Exploring Cosmospheres also provides tangible rewards in other parts of the game. Occasionally, Aoto will unlock Hyumas, who are characters within a Reyvateil’s soulspace that provide passive bonuses during Reyvateil "purges" in combat. Reaching deeper layers of a Cosmosphere will also unlock additional levels of purge for the girl in question. A purge is one of the elements of Ar tonelico Qoga that seems contrived simply as a way to further sexualize the female characters, but with a relevant play-related excuse. Simply, the girls strip additional articles of clothing (with accompanying animation, complete with jiggle) and show more skin with each purge in order to become more in tune with the planet’s energy. With each purge, one of the aforementioned Hyumas’ passive bonuses is chosen by the player and activated, and the Reyvateil’s song-magic power increases in anticipation of her next attack. Hyumas must be programmed into the Reyvateils before they can be used in battle, and wouldn’t you know it, higher-level Hyuma programming requires the girls to strip, as well.

Ar tonelico Qoga: Knell of Ar Ciel

In general, the game’s real-time combat relies heavily on a pattern of using Aoto and other melee-based characters to stiffly attack enemies in time with the Reyvateil’s song, building her "excitement" and heart meter until she can purge, then either unleashing her song magic or repeating the initial steps to reach more powerful levels of purge before obliterating the opposition with the single song-magic attack available (one for each Reyvateil). Thanks to powerful enemies and mostly weak party members, the plethora of healing items earned as rewards will also be put to good use in the midst of this routine. Combat is not exciting or enjoyable, and is a step back from the series’ previous installment. The anticipation of this combat system, combined with the game’s habit of frequently initiating its random battles, even makes exploration a frustrating, hesitant experience. There is a meter that roughly indicates how soon the next fight will occur, and the number of battles in each explorable area is limited, but the former is imprecise, and the latter is rarely exhausted before the party is done with the area, anyway.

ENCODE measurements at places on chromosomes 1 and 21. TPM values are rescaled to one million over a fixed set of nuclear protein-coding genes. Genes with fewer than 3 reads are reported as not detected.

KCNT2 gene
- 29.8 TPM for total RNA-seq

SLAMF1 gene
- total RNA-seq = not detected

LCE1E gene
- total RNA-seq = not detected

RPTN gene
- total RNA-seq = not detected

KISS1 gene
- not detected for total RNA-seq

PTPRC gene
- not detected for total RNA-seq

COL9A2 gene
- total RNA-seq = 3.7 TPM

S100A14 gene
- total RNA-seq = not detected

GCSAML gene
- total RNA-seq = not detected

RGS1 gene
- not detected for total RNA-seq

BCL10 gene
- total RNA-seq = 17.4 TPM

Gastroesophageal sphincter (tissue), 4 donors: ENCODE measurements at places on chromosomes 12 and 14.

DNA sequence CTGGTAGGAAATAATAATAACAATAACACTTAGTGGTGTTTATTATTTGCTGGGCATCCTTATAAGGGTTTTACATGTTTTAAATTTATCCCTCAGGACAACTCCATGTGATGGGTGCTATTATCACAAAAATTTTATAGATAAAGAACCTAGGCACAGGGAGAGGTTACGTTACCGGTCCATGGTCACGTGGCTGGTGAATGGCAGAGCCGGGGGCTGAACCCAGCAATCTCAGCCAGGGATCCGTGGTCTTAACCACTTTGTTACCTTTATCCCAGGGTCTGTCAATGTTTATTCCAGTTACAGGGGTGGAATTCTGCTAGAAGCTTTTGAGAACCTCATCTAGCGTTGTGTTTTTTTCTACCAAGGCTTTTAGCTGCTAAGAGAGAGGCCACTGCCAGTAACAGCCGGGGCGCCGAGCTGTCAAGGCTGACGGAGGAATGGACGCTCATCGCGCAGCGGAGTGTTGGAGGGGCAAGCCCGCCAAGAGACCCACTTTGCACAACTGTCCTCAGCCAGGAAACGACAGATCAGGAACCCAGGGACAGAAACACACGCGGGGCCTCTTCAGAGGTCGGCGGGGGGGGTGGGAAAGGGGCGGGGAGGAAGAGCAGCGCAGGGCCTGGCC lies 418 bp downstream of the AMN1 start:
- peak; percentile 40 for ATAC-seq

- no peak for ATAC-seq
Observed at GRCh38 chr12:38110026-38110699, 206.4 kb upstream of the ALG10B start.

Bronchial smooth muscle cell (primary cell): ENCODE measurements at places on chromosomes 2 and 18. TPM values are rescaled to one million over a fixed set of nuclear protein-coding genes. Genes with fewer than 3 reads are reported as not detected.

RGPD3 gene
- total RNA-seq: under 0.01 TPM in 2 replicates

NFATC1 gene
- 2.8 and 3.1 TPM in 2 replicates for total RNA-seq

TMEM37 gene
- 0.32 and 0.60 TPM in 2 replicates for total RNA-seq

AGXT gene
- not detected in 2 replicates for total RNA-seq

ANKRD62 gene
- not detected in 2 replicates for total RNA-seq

Outside of combat locations, meaning in towns or on the overworld map, navigation is as simple as selecting a destination from a list that is overlaid on a basic background image. Once within the selected location, players then have the opportunity to move the party around in real time. This system helps streamline the travel process while still providing a feeling of interactivity. Towns are important, and contain the aforementioned inns and dive shops, as well as equipment shops (where there is a frustrating lack of comparison data between currently equipped gear and items for sale, making shopping more tedious than is necessary in this day and age) and locations that simply serve as settings for story events. Item synthesis is available at inns and save points, however the system is somewhat shallow and seems to be a side note to the rest of the game. Still, new items and weapons produced here can be useful to those players who invest the time, even if it’s not entirely necessary to do so.

The word "optional" actually seems to sum up much of Ar tonelico Qoga: Knell of Ar Ciel. The game is a collection of elements that may be explored as much or as little as one desires; it’s up to the player to decide why exactly he or she is playing. Most likely, that will be for the story and character development, which is the game’s greatest asset despite its incessant, blatant, and sophomoric use of innuendo in dialogue and play mechanics. Ignoring that distraction and the game’s less-than-enjoyable combat, there is value in this journey for the right sort of player. UPC: 813633010663

3 out of 5


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Author: Eddie Inzauto View all posts by
Eddie has been writing about games on the interwebz for over ten years. You can find him Editor-in-Chiefing around these parts, or talking nonsense on Twitter @eddieinzauto.